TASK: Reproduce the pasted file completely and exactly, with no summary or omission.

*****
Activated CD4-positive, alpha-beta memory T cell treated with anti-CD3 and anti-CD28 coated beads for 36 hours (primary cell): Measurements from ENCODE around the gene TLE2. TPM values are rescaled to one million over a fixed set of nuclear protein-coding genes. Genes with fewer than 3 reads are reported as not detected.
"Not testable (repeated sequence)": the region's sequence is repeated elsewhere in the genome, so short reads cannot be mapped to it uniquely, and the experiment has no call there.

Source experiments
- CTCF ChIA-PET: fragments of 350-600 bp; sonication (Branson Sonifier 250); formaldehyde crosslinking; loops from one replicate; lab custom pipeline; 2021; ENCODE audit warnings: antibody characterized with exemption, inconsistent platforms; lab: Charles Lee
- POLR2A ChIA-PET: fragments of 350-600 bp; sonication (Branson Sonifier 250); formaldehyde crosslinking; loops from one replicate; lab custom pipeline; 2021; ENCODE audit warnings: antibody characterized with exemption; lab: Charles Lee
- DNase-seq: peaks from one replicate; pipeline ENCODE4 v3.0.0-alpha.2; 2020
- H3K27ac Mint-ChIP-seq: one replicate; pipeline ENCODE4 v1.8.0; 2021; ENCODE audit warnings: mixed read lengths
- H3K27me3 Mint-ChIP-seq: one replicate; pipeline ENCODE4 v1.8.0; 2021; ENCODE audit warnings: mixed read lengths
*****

Activated CD4-positive, alpha-beta memory T cell treated with anti-CD3 and anti-CD28 coated beads for 36 hours (primary cell): Measurements from ENCODE around the gene TLE2. TPM values are rescaled to one million over a fixed set of nuclear protein-coding genes. Genes with fewer than 3 reads are reported as not detected.
"Not testable (repeated sequence)": the region's sequence is repeated elsewhere in the genome, so short reads cannot be mapped to it uniquely, and the experiment has no call there.

Source experiments
- CTCF ChIA-PET: fragments of 350-600 bp; sonication (Branson Sonifier 250); formaldehyde crosslinking; loops from one replicate; lab custom pipeline; 2021; ENCODE audit warnings: antibody characterized with exemption, inconsistent platforms; lab: Charles Lee
- POLR2A ChIA-PET: fragments of 350-600 bp; sonication (Branson Sonifier 250); formaldehyde crosslinking; loops from one replicate; lab custom pipeline; 2021; ENCODE audit warnings: antibody characterized with exemption; lab: Charles Lee
- DNase-seq: peaks from one replicate; pipeline ENCODE4 v3.0.0-alpha.2; 2020
- H3K27ac Mint-ChIP-seq: one replicate; pipeline ENCODE4 v1.8.0; 2021; ENCODE audit warnings: mixed read lengths
- H3K27me3 Mint-ChIP-seq: one replicate; pipeline ENCODE4 v1.8.0; 2021; ENCODE audit warnings: mixed read lengths